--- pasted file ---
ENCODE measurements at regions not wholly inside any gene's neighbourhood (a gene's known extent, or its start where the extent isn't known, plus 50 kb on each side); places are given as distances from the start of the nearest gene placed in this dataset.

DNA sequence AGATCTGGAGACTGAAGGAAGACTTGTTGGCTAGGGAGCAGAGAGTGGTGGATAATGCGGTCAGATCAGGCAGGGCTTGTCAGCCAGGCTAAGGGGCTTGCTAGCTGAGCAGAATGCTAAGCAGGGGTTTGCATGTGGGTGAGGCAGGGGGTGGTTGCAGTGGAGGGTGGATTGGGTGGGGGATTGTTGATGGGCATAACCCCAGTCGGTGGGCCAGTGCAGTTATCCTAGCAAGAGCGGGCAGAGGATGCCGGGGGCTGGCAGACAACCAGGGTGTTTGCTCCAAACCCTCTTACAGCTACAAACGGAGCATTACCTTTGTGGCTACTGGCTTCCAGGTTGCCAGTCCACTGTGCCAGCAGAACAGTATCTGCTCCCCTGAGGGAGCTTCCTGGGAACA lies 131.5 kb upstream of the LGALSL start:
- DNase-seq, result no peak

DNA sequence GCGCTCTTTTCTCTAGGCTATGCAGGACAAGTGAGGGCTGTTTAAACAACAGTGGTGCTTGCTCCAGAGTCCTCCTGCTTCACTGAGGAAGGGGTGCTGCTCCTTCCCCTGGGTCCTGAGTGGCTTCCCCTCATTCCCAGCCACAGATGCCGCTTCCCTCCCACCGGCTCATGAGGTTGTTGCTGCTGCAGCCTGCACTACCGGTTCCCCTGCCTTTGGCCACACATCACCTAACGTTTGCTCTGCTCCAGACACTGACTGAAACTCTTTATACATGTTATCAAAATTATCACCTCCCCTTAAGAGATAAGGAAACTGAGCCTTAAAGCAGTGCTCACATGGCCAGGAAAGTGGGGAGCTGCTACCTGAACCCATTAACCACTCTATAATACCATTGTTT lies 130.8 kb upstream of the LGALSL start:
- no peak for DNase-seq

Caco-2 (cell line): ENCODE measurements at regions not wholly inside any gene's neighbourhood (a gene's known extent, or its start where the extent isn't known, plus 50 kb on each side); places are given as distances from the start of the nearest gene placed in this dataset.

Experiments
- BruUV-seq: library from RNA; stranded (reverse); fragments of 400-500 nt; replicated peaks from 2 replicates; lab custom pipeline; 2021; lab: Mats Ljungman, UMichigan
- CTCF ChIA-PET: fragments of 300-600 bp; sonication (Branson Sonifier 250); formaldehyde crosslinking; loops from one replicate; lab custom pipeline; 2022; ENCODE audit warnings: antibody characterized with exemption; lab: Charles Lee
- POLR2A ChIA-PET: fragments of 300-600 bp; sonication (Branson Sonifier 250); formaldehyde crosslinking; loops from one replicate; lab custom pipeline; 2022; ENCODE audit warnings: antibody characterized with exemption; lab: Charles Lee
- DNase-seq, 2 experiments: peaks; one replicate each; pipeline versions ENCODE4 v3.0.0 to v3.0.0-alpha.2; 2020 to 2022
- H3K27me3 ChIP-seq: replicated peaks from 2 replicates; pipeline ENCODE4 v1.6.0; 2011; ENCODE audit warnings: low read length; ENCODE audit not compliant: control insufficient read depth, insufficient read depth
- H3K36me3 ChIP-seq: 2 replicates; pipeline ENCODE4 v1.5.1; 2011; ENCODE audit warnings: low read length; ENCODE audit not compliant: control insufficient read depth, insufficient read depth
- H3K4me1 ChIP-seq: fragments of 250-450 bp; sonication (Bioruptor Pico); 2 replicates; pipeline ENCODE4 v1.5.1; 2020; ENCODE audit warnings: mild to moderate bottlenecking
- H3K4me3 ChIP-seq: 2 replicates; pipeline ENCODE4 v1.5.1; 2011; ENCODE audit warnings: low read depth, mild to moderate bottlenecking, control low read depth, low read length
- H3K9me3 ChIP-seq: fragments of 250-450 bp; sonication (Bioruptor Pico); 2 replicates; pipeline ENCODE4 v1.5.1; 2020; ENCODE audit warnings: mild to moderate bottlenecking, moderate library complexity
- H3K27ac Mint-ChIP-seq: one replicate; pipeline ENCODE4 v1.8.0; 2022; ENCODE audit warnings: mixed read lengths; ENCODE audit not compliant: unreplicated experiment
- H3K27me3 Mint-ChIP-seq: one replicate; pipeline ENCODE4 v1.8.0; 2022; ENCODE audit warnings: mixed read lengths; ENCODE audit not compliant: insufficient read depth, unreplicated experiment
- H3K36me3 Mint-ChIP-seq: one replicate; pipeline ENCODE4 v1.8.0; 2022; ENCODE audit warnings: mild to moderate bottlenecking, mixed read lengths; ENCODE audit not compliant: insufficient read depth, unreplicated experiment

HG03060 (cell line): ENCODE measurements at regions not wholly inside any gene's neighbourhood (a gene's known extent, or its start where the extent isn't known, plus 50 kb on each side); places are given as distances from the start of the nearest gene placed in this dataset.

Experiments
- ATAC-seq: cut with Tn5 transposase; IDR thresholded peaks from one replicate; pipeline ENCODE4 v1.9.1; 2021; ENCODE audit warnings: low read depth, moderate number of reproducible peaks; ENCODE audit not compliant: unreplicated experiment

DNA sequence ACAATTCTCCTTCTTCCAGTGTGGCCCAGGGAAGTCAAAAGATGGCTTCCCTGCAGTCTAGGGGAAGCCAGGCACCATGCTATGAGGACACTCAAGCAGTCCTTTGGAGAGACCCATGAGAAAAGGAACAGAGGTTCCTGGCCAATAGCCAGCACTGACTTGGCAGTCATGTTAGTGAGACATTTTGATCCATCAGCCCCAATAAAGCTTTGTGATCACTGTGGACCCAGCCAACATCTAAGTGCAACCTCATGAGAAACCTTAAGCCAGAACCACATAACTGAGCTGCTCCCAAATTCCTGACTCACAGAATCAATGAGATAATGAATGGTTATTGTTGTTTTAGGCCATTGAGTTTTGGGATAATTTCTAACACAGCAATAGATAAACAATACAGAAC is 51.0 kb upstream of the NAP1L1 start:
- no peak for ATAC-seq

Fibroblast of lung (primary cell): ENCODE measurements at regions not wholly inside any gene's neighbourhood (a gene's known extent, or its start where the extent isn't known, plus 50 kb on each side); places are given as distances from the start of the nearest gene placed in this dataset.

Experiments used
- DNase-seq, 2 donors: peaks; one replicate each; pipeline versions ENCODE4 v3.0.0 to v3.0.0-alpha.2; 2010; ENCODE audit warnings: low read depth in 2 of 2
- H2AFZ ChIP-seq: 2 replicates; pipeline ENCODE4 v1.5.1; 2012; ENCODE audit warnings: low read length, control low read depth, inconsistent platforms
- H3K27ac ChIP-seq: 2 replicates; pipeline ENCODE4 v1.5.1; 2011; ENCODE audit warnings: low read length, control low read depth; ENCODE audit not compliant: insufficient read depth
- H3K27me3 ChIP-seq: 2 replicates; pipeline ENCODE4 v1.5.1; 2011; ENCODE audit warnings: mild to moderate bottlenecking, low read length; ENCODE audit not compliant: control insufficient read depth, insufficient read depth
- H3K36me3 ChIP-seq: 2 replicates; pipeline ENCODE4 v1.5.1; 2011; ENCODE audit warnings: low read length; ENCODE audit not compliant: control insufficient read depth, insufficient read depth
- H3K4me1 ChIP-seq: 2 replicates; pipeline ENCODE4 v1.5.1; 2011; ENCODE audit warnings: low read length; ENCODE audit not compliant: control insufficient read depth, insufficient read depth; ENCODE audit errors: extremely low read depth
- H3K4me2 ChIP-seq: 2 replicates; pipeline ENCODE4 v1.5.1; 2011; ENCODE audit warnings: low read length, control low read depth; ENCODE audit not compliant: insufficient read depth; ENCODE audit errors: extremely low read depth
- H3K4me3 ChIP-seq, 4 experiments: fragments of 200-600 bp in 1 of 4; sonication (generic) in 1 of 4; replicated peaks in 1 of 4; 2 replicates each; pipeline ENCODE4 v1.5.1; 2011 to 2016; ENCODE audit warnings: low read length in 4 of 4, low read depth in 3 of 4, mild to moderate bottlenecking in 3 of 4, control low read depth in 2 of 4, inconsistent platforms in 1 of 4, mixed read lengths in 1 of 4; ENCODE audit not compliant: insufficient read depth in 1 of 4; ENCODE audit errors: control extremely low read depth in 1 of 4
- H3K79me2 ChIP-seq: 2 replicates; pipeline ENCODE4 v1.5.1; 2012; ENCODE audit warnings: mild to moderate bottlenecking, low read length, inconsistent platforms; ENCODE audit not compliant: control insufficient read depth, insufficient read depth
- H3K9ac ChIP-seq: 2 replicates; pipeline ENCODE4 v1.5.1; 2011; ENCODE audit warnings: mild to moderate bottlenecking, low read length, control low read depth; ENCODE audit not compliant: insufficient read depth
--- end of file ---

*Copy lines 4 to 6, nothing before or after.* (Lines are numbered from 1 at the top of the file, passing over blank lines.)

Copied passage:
DNA sequence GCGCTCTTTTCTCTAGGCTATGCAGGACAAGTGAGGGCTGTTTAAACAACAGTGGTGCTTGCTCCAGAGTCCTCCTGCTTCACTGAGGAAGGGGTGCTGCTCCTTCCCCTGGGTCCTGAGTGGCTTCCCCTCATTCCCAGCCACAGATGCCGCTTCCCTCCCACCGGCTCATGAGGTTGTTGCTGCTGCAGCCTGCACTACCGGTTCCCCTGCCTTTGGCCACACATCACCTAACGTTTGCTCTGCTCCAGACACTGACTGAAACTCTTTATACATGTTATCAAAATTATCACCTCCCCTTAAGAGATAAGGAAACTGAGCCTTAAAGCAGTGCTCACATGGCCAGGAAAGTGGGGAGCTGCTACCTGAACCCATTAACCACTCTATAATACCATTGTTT lies 130.8 kb upstream of the LGALSL start:
- no peak for DNase-seq

Caco-2 (cell line): ENCODE measurements at regions not wholly inside any gene's neighbourhood (a gene's known extent, or its start where the extent isn't known, plus 50 kb on each side); places are given as distances from the start of the nearest gene placed in this dataset.